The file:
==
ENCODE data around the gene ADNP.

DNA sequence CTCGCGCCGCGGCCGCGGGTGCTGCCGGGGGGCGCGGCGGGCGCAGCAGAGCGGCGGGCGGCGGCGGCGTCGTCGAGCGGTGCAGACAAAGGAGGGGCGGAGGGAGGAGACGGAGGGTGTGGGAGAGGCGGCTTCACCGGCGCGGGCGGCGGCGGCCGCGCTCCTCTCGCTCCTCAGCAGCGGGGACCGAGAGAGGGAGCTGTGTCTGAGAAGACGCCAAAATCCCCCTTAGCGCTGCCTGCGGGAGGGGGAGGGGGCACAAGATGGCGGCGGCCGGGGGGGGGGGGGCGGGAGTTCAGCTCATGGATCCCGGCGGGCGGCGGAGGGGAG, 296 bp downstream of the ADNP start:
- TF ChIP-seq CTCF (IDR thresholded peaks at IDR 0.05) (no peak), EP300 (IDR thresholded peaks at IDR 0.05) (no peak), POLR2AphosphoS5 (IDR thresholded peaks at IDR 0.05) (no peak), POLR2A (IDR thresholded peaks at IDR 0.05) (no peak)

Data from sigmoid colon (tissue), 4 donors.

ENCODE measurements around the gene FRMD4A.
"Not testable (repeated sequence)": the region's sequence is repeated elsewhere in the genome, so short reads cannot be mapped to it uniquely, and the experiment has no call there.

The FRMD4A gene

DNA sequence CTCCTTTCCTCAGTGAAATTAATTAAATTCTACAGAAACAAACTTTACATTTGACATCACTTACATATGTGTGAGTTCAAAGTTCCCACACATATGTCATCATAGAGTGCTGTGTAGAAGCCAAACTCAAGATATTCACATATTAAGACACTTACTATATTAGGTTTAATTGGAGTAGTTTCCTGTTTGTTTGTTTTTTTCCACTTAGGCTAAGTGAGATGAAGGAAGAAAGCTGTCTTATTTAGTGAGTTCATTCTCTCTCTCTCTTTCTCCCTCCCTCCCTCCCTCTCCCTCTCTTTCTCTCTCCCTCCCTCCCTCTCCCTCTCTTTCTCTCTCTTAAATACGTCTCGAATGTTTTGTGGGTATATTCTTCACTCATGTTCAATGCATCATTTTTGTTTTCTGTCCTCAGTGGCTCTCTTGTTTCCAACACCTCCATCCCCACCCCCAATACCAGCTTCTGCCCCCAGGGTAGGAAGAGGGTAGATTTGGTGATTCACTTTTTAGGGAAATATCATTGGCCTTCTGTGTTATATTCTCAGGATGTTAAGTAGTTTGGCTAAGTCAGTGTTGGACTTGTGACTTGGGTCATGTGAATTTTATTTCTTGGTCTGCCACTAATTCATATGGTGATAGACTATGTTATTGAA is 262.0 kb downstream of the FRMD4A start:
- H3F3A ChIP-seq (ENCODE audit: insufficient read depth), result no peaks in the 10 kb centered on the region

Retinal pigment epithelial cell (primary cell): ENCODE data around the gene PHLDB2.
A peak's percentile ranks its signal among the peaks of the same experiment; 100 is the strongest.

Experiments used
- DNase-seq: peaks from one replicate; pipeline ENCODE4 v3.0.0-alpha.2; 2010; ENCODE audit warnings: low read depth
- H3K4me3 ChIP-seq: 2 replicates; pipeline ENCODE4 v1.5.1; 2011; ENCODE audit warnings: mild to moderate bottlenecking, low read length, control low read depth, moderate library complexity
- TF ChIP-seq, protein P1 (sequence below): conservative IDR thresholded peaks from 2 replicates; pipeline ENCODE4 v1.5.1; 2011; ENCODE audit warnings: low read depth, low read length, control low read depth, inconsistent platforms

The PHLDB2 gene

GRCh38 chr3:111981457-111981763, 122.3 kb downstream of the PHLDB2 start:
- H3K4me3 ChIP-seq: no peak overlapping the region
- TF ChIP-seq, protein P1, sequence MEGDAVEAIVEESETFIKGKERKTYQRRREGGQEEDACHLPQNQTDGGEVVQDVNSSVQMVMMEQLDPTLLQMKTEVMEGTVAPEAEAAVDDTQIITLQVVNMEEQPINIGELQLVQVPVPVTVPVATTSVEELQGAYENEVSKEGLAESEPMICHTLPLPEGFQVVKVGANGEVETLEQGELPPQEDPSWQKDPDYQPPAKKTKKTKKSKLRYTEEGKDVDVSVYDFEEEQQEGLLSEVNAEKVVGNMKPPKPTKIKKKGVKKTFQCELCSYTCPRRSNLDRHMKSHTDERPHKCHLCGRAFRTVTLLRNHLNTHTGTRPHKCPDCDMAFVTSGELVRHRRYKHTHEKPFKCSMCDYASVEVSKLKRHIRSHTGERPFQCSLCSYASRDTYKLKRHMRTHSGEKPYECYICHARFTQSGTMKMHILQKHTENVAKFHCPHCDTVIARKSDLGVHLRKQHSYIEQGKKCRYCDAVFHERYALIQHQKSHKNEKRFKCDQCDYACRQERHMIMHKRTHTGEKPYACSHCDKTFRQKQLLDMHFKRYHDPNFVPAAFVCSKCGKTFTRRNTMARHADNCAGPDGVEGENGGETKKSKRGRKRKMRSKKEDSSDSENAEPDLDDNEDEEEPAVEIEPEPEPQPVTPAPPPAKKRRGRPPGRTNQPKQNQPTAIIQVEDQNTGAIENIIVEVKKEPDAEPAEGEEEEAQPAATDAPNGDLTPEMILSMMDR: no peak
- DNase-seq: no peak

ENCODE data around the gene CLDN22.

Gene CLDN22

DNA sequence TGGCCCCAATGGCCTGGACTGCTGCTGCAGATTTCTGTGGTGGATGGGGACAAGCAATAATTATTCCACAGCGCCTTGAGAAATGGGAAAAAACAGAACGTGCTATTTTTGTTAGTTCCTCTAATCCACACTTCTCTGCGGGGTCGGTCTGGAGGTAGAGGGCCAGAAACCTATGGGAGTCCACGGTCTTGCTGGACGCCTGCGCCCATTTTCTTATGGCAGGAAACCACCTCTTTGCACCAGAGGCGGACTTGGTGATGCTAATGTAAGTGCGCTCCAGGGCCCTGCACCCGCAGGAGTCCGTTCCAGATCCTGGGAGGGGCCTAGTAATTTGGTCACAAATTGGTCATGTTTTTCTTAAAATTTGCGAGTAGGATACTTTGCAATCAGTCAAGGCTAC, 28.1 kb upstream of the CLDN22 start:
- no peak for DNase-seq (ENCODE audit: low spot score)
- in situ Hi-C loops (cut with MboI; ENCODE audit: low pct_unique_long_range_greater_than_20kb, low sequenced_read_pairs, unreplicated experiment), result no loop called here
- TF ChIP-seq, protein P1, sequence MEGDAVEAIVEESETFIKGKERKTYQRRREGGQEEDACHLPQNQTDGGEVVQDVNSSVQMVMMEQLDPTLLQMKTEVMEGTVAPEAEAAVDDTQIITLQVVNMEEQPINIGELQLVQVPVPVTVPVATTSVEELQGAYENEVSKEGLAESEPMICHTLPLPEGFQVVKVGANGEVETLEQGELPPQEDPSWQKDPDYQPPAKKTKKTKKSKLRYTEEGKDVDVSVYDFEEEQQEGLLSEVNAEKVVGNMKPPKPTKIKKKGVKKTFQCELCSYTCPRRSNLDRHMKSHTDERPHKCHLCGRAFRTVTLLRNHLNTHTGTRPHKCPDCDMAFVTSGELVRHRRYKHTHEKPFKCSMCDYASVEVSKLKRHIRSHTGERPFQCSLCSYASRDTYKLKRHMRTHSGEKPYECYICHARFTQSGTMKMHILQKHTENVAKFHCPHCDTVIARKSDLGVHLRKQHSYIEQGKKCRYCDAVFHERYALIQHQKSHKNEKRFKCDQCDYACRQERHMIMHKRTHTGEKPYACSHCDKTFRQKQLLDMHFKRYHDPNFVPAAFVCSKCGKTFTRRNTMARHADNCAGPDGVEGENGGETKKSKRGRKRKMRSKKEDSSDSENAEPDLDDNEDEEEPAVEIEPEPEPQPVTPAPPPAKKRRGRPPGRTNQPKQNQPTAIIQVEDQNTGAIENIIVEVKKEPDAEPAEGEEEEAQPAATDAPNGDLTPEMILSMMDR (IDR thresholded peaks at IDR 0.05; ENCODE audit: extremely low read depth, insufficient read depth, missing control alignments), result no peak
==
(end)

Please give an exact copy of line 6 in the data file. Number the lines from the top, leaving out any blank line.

"Not testable (repeated sequence)": the region's sequence is repeated elsewhere in the genome, so short reads cannot be mapped to it uniquely, and the experiment has no call there.